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Ann Thorac Surg. 1989 Dec;48(6):803-12.

New outlook on pericardial substitution after open heart operations.

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Department of Surgery, University of Medicine and Dentistry of New Jersey, New Jersey Medical School, Newark 07103.


The difficulties of reoperation owing to adhesions are well known. Clinical attempts to solve this problem using synthetic materials or glutaraldehyde-fixed pericardial xenograft have been less than satisfactory. Although experimental animal results have been good, they have not considered the influence of cardiopulmonary bypass (CPB) on adhesion formation. This study addressed the influence of CPB on the formation of adhesions and evaluated biodegradable polyglycolic acid as a material to reduce adhesions and as a pericardial substitute. Forty-five weanling sheep received implants of pericardial xenograft and polyglycolic acid with and without CPB. The pericardial xenograft showed no adhesions when implanted without CPB, but severe adhesions formed and a thick fibrinous layer covered the heart when CPB was used, making identification of coronary arteries at reoperation very difficult. The polyglycolic acid mesh implanted without CPB was absorbed and replaced with newly formed host collagen. With CPB, the polyglycolic acid was more rapidly absorbed, and a thinner layer of host collagen formed. Therefore, future animal studies must include CPB. In agreement with reported clinical results, glutaraldehyde-fixed pericardial tissue implanted with CPB resulted in severe epicardial reaction and therefore is not an ideal pericardial substitute.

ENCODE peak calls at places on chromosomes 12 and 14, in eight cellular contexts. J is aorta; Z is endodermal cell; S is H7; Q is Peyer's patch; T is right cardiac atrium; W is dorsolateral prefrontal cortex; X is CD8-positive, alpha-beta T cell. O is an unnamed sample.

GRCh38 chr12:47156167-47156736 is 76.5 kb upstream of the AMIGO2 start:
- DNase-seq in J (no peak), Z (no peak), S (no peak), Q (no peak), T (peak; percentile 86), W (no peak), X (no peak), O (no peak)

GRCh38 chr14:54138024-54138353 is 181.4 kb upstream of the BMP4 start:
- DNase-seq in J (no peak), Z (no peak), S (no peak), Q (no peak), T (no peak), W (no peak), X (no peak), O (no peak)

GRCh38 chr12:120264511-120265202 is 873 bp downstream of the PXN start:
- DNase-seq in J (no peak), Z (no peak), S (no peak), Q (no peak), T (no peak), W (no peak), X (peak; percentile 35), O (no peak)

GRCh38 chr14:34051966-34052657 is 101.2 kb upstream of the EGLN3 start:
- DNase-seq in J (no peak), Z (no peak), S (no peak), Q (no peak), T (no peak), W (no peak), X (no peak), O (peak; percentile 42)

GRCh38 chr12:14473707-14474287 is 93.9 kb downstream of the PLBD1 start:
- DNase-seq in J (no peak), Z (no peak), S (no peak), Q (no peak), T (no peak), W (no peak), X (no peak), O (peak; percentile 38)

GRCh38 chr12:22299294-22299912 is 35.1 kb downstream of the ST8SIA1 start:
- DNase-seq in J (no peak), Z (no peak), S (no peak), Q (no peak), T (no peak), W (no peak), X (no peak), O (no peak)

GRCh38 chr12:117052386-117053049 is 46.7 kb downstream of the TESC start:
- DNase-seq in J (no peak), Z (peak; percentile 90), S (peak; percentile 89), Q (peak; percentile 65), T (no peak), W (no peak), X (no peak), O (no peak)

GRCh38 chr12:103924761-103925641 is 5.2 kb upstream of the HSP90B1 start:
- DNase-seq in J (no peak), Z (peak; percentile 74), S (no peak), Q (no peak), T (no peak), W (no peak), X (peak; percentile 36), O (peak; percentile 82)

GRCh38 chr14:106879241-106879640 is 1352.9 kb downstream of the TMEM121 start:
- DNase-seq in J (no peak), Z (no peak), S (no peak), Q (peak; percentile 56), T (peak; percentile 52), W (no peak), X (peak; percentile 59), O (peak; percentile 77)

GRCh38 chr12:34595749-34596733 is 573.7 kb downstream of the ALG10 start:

[Indexed for MEDLINE]

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